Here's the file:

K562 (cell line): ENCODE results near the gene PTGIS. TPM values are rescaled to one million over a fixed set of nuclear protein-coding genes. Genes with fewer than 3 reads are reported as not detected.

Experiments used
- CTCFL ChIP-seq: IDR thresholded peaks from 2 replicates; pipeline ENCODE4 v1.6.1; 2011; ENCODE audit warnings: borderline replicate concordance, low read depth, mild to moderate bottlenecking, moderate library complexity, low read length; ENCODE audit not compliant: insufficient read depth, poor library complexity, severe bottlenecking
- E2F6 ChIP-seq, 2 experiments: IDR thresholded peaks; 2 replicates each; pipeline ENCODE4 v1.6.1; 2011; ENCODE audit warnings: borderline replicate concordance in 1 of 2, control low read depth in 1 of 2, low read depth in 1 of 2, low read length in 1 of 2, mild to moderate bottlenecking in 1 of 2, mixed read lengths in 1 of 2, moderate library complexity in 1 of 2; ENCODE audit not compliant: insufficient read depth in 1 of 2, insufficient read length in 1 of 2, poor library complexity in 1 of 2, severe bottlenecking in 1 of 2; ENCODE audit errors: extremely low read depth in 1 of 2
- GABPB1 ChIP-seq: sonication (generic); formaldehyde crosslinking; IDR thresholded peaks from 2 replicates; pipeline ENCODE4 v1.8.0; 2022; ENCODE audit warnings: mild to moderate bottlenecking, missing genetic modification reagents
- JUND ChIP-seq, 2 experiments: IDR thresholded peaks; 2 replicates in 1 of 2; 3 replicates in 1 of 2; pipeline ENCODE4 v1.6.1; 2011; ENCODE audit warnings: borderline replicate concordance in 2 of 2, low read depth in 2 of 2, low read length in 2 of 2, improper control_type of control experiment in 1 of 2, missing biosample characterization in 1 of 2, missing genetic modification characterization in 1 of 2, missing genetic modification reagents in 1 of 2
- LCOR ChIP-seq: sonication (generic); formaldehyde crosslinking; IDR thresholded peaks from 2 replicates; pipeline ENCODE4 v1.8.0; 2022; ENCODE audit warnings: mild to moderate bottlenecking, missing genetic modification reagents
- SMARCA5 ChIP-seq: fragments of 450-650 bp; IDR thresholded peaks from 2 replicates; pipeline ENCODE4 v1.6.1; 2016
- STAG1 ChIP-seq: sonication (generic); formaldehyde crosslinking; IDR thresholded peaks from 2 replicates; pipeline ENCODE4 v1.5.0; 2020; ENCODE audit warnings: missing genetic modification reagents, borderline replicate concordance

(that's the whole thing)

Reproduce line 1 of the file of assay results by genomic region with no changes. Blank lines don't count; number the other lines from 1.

K562 (cell line): ENCODE results near the gene PTGIS. TPM values are rescaled to one million over a fixed set of nuclear protein-coding genes. Genes with fewer than 3 reads are reported as not detected.